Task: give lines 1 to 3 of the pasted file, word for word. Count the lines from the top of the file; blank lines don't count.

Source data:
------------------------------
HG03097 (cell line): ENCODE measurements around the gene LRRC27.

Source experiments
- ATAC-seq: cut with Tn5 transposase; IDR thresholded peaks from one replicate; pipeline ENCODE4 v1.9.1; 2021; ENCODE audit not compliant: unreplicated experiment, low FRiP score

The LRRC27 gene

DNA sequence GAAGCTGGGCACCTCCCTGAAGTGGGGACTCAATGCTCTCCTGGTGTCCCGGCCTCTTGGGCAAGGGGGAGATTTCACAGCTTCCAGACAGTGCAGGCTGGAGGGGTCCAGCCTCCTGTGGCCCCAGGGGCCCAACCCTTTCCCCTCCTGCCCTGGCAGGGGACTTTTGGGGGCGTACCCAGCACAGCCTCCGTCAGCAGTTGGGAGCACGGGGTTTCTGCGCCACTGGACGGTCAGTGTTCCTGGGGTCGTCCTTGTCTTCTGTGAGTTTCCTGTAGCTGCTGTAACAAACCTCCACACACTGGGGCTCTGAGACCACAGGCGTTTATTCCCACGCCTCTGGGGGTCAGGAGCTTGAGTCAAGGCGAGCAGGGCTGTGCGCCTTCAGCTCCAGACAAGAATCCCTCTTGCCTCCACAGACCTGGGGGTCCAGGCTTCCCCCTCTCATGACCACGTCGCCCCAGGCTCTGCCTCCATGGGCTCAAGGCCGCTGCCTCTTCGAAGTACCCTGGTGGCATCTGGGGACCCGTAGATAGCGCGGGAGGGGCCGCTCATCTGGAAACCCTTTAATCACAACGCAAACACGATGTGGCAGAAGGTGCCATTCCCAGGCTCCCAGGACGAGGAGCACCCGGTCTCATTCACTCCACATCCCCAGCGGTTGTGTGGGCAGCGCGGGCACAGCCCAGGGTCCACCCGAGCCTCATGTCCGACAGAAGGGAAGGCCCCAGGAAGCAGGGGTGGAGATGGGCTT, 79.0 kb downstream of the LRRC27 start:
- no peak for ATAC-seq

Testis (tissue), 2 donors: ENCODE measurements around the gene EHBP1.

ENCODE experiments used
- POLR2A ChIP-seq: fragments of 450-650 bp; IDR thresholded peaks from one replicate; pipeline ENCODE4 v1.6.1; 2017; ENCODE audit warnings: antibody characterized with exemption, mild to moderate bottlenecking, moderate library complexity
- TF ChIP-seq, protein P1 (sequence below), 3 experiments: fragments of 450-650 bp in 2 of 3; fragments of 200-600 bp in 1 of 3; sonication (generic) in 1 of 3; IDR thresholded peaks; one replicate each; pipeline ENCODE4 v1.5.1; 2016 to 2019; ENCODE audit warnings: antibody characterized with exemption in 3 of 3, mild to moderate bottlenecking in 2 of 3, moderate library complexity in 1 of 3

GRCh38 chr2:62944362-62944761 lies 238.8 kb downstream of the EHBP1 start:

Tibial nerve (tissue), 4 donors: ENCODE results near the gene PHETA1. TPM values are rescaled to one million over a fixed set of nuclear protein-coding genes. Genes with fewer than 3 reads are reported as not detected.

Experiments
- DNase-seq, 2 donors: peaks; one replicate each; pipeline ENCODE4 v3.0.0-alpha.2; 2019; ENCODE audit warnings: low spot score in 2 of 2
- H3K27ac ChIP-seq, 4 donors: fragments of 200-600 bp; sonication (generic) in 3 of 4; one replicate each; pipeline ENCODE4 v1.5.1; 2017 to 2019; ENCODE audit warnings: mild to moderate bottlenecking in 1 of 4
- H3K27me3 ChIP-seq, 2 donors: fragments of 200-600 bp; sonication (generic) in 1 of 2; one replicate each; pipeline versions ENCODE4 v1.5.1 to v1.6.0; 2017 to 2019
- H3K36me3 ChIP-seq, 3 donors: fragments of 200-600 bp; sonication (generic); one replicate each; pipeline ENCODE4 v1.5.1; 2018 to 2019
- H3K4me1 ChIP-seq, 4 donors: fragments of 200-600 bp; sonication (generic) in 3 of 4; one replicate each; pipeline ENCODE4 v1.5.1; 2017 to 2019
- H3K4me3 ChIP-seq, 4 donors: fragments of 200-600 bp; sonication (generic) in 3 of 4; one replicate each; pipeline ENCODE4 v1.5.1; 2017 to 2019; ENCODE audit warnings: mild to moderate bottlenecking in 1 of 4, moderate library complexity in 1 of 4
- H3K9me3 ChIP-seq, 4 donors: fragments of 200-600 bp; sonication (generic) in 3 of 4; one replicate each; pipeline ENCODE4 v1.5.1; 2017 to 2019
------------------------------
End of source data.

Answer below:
HG03097 (cell line): ENCODE measurements around the gene LRRC27.

Source experiments
- ATAC-seq: cut with Tn5 transposase; IDR thresholded peaks from one replicate; pipeline ENCODE4 v1.9.1; 2021; ENCODE audit not compliant: unreplicated experiment, low FRiP score